Just a very quick post on The Rival Lovers (Erastai), which is short and, like the Theages, of disputed authenticity.  Socrates himself narrates, and the subject of the dialogue is philosophy itself. 

Socrates is in a “school,” watching two beautiful youths earnestly discuss astronomy.  One of these youths has two rivals for his affection: an athlete, and — what to call him?  He studies mousike, which certainly includes poetry as well as music.  So, an English major and a jock.  When Socrates asks what the youths are discussing so intently, the jock says that they are “babbling philosophy.”  This initiates a discussion about what philosophy is.

The first proposal is that it is much learning, but Socrates enlists the help of the athlete to convince the English major that moderation is necessary in all things.  A doctor or trainer can advise someone just how much food or exercise will be conducive to health. Who is to advise us how much learning is the right amount?  I love this question (graduation requirements, anyone?), but it is one that, as Socrates says, fills all of them with aporia, so much that he has to change the subject so as to keep them talking to him.

Because they failed to figure out how much learning is optimal, Socrates shifts over and asks what sort of learning philosophy is.  This time the proposal is all the arts (technai): the philosopher as renaissance man.  But of course because he is learning all of them, he can learn none of them well, and Socrates points out that this would make him “useless” in any crisis.  You would always want the doctor, not the philosopher, if you were sick, and the pilot, not the philosopher, if your ship was in a storm.  So much for liberal arts — or perhaps just distribution requirements.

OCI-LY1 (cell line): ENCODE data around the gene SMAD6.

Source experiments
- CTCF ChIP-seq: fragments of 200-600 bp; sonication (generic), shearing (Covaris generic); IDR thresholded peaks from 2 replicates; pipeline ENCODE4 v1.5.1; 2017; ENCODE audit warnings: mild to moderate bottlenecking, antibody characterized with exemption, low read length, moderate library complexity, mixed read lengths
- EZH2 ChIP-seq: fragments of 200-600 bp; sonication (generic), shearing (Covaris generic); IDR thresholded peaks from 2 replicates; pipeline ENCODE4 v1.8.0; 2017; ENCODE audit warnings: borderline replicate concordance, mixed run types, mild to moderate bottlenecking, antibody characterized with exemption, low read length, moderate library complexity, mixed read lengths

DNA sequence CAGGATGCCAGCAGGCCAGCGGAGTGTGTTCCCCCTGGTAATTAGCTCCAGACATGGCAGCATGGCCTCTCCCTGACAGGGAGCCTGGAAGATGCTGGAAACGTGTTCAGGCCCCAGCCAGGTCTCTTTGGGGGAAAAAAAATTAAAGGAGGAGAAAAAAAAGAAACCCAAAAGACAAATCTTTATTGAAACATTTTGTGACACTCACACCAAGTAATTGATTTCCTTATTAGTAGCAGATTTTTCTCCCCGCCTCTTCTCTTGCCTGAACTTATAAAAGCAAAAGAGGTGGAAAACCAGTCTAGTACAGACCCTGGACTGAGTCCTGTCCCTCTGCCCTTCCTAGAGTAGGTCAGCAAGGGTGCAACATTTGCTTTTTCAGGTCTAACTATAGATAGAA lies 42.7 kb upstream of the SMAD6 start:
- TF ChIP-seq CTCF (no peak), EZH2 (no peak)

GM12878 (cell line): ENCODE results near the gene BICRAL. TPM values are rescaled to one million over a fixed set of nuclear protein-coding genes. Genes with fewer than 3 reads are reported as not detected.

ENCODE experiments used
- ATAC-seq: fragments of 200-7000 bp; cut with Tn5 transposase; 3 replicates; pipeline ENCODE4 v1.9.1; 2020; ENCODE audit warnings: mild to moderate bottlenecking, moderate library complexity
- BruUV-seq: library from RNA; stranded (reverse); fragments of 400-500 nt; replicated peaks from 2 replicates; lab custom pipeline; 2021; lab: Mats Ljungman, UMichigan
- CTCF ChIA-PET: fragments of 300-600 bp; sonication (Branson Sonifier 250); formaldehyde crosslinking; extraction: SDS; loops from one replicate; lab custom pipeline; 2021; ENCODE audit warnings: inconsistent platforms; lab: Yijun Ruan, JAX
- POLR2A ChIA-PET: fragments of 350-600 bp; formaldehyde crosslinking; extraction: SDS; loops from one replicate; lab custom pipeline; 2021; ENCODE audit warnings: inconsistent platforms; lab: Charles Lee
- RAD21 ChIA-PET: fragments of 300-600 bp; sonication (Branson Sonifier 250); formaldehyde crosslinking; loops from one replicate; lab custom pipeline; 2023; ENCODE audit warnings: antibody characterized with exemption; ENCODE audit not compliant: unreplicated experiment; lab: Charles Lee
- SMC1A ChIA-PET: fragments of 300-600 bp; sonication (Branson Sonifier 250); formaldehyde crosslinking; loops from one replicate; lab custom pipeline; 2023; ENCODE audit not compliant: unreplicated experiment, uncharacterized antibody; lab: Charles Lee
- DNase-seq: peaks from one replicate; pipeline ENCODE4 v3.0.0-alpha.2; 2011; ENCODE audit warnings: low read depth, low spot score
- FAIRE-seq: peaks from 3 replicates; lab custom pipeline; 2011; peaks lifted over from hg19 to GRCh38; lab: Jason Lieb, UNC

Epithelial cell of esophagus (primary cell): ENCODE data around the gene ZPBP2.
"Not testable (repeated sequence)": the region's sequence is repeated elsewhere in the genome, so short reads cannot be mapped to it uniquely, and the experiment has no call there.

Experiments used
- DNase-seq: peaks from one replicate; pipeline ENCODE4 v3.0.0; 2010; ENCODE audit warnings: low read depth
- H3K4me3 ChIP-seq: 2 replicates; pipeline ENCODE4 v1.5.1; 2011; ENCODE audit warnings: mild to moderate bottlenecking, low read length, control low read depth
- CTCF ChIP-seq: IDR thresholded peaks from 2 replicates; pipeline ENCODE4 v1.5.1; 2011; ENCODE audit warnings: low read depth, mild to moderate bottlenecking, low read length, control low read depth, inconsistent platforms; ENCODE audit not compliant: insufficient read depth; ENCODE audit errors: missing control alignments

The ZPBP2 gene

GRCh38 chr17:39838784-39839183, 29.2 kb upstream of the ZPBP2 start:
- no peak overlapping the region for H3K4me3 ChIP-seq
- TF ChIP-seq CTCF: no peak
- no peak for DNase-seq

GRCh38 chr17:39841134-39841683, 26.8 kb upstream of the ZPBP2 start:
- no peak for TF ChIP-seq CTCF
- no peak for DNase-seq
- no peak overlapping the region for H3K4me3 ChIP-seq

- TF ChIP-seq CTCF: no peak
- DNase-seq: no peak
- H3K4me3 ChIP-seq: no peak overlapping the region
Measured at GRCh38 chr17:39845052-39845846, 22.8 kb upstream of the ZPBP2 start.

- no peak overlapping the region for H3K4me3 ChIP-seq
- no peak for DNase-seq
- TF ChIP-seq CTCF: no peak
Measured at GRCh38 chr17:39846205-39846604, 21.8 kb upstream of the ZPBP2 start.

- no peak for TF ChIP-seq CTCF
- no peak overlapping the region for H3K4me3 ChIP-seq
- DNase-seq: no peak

Socrates finally suggests that the province of philosophy is justice and temperance (dikaiosyne and sophrosyne — in a surprise move he asserts that these are the same thing); one needs to know good from bad, and know how to punish bad people to make them good.  This is what all who govern — politicians, kings, household managers — need to do, and this, Socrates seems to assert, the philosopher must be expert in.  And thus the dialogue ends, with everyone in agreement.

Socrates’ strong assertion at the end, that philosophers should be in a position to lead on issues of justice, feels somewhat at odds with his contention in the Apology that a man who cares about justice cannot survive in public life, although I suppose the propositions aren’t necessarily contradictory.  But the author of this dialogue, whether Plato or someone else, seems to imply that the philosopher has some obligations in matters of justice: “whether his friends entrust him with an arbitration, or the state charges him to determine or judge any matter, it is disgraceful for him, my good friend, in such cases, to be found in the second or third place, and not to lead” (139a).